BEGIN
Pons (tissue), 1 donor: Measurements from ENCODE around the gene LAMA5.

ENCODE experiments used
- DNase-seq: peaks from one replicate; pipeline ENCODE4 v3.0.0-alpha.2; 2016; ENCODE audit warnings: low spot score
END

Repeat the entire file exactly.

Pons (tissue), 1 donor: Measurements from ENCODE around the gene LAMA5.

ENCODE experiments used
- DNase-seq: peaks from one replicate; pipeline ENCODE4 v3.0.0-alpha.2; 2016; ENCODE audit warnings: low spot score